Madagascans are taking to the polls in a run-off elections aimed at pulling the island out of the political and economic doldrums and restoring democracy. Citizens hope Friday’s vote will end the crisis sparked by Andry Rajoelina’s coup four years ago, which paralyzed much of the government and caused foreign donors to cancel aid. Both Rajoelina and the man he ousted in March 2009, Marc Ravalomanana, have been blocked from running, amid international pressure over fears of a return to violence. Instead, proxy candidates took part and won the two top places during a first round of voting on October 25. Freemason doctor and former health minister Robinson Jean Louis is seen as a slight favourite after winning 21.16 percent in the first round.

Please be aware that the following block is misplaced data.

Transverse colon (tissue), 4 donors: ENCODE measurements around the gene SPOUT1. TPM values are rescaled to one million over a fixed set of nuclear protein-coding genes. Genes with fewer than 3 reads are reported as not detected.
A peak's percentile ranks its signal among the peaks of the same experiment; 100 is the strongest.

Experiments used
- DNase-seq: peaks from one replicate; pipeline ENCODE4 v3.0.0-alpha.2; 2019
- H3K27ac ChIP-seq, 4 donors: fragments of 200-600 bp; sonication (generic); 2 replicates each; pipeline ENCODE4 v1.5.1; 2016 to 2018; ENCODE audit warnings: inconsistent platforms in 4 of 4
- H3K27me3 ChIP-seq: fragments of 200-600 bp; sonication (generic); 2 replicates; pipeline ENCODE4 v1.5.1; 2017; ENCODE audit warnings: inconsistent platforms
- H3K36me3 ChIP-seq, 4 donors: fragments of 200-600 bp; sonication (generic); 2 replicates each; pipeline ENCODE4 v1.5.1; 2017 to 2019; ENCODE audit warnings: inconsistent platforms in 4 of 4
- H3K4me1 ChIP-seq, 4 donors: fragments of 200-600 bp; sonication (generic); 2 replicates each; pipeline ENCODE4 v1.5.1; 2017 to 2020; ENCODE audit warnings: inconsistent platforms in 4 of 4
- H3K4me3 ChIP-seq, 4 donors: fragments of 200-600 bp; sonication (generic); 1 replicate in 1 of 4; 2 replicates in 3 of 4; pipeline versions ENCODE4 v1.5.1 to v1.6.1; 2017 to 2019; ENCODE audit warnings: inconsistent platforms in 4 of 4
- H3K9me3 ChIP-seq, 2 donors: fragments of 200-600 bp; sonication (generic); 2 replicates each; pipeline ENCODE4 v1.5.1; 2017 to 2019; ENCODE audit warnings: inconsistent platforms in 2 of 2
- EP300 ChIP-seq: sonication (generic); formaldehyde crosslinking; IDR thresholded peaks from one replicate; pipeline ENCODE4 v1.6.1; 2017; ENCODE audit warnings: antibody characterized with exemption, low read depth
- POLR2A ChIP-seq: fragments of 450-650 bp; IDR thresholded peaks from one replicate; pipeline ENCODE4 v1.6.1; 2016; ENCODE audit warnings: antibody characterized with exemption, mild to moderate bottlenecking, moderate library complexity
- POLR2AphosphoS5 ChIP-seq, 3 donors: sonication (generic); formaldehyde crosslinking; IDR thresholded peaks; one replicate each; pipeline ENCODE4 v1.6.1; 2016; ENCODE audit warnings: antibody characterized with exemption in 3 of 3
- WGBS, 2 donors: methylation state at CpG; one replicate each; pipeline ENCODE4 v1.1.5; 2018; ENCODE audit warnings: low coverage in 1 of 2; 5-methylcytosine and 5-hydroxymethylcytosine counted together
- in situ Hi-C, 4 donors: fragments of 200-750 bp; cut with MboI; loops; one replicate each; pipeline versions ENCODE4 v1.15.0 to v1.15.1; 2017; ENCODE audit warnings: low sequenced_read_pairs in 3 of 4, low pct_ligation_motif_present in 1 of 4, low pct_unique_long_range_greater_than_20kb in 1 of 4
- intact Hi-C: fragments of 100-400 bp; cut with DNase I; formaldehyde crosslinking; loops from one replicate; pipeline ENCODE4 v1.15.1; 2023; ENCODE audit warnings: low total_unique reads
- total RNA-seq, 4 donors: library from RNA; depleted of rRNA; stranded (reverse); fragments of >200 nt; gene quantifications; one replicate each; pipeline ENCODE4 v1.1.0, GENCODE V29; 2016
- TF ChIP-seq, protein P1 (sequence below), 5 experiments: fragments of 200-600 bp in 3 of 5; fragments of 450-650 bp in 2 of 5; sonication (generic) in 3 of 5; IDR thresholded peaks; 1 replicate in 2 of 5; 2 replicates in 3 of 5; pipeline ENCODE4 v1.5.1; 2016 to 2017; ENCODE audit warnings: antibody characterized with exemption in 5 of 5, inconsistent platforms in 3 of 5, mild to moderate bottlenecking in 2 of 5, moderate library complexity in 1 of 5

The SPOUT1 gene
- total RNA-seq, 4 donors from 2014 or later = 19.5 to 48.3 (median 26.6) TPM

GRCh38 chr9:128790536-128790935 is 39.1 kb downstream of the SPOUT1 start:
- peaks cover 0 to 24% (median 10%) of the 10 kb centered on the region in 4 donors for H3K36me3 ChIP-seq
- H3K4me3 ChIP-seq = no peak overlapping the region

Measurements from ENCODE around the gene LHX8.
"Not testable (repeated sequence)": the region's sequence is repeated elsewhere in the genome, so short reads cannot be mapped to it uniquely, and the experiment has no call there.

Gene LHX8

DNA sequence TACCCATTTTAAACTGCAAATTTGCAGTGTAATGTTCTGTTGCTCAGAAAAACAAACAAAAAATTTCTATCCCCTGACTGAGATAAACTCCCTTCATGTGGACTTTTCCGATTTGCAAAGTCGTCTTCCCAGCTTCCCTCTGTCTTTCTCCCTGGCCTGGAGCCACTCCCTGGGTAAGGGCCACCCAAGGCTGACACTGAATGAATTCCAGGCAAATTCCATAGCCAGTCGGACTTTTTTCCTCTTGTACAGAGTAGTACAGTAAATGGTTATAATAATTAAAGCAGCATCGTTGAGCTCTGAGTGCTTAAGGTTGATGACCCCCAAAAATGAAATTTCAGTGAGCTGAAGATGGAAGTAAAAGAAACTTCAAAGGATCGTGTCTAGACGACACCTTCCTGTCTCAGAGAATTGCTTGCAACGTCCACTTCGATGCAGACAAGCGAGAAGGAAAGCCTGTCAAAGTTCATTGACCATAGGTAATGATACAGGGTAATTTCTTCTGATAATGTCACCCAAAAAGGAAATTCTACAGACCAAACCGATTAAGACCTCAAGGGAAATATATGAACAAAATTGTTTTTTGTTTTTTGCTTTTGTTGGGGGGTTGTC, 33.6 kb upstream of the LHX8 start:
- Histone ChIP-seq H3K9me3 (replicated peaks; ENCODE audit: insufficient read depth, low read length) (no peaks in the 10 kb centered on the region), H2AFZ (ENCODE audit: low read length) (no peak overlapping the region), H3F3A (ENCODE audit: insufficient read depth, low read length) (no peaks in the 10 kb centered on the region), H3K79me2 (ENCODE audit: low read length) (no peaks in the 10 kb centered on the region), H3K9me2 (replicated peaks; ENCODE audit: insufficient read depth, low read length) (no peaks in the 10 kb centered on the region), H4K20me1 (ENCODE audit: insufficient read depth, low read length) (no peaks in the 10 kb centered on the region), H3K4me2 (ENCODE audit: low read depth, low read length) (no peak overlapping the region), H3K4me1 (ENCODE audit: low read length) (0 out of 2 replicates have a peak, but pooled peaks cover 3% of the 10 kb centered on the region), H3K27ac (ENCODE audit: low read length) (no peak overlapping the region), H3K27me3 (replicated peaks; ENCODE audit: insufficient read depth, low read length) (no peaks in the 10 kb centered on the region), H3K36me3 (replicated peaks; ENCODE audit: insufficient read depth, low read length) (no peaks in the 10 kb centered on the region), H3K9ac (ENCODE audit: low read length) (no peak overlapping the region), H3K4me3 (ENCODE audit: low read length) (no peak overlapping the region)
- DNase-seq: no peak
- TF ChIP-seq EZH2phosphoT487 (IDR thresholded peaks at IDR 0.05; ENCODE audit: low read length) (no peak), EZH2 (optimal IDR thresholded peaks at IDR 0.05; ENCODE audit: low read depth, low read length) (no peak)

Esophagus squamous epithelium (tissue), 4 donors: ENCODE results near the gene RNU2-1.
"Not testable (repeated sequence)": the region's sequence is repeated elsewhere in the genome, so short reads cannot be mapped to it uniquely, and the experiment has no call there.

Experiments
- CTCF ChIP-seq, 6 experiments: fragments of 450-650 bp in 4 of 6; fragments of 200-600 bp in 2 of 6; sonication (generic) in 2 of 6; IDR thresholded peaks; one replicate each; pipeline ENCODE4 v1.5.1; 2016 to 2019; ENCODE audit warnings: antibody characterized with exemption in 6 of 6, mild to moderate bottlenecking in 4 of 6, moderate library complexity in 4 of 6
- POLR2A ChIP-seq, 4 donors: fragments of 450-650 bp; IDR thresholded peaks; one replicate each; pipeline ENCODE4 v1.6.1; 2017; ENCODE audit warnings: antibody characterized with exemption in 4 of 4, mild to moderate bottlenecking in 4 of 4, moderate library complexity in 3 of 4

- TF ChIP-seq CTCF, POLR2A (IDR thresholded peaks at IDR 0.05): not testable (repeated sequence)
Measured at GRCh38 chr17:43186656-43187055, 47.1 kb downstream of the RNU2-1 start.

… Campaigning wrapped up on Wednesday with a heated televised debate, after both candidates earlier addressed thousands of supporters at rallies in the capital Antananarivo. “We won’t accept vote-rigging. The people are with us to survey the vote,” said Jean Louis amid concerns over irregularities.
If elected, he vowed to allow his mentor Ravalomanana to return. A few kilometres away, Rajoelina danced on stage at his protégé’s rally.
“We have listened to the people, we have met a people who want to fight against poverty,” Rajaonarimampianina told the crowd.